The UK Health Security Agency (UKHSA) has not placed any restriction on the private sale of Covid vaccinations, meaning that manufacturers could agree deals to supply them to patients.
The UKHSA confirmed to Pulse’s sister title The Pharmacist that this did not represent a change in policy and that it was not preventing manufacturers from making Covid-19 vaccinations available privately.
While the details of the contracts between the UK government and vaccine manufacturers are commercially sensitive, the UKHSA said that this had been made clear to manufacturers in conversations with them over time since the development of the vaccines.
Philippa Harvey, director of the Covid Vaccine Unit at UKHSA, said: ‘The Covid-19 vaccination programme continues to target those at higher risk of serious illness in line with JCVI advice, as those groups are most likely to benefit from booster vaccination at this time.
‘The Covid-19 vaccine is not currently available to buy privately in the UK but there is no blanket restriction on private sales of licensed vaccines. UKHSA will continue to work with manufacturers to ensure there is sufficient vaccine supply available to the NHS programme.’
A spokesperson for Pfizer said that the manufacturer’s priority was to support the government’s prioritisation of the highest risk populations, so currently only supplied its vaccine through the NHS programme.
But they said that Pfizer remain open to exploring alternative supply routes ‘where there is a public health need’.
Community pharmacy leaders have said that they would welcome the opportunity to provide private Covid vaccinations for those that want them.
But the National Pharmacy Association (NPA) emphasised that the NHS flu and Covid vaccination programmes should be a priority after a ‘shaky start’ to this year’s provision.
Dr Leyla Hannbeck, chief executive of the Association of Independent Multiple Pharmacies, told The Pharmacist that she could not see any reason why Covid vaccination could not be provided the same way as flu, privately for those who are not eligible to get it on the NHS.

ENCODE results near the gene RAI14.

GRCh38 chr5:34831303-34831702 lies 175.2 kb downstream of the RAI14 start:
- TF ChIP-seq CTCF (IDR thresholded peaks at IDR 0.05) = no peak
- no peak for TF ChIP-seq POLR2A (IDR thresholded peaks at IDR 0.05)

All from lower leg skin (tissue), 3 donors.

‘It is about offering the public the choice to get vaccinated if they wish to do so,’ she said.
And Nick Kaye, chair of the NPA, said that an option for people to get vaccinated against Covid-19 privately ‘could make sense for many people who want to protect themselves and their families against infection but are ineligible for an NHS jab’, as many currently do for flu vaccinations.
He added that some employers might see it as a worthwhile investment to pay for protecting their workforce from illness.
He added that community pharmacies could be involved in the provision of private Covid vaccinations.
‘Pharmacies played a major role in the roll out of the NHS Covid vaccination programme, protecting well over 30 million people and saving lives. Given our proven track record, it’s likely that pharmacies would also be a popular choice for private provision too,’ Mr Kaye said.
But he said that ‘any private developments must not distract from successful implementation of the free of charge NHS service to vulnerable people, who must always take priority’.
He added: ‘At the moment we want to focus on this season’s NHS programme for both flu and Covid. This has got off to a shaky start because NHS England messed about with the flu scheme’s start date and has narrowed eligibility criteria including age limits. Bringing pharmacies and GPs on board for the NHS vaccination schemes should be the government’s immediate priority.’
The start date of the NHS flu vaccination service was recently changed to October, in line with the Covid vaccination programme, despite GP practices having planned for a September start.
A version of this article was first published by Pulse’s sister title The Pharmacist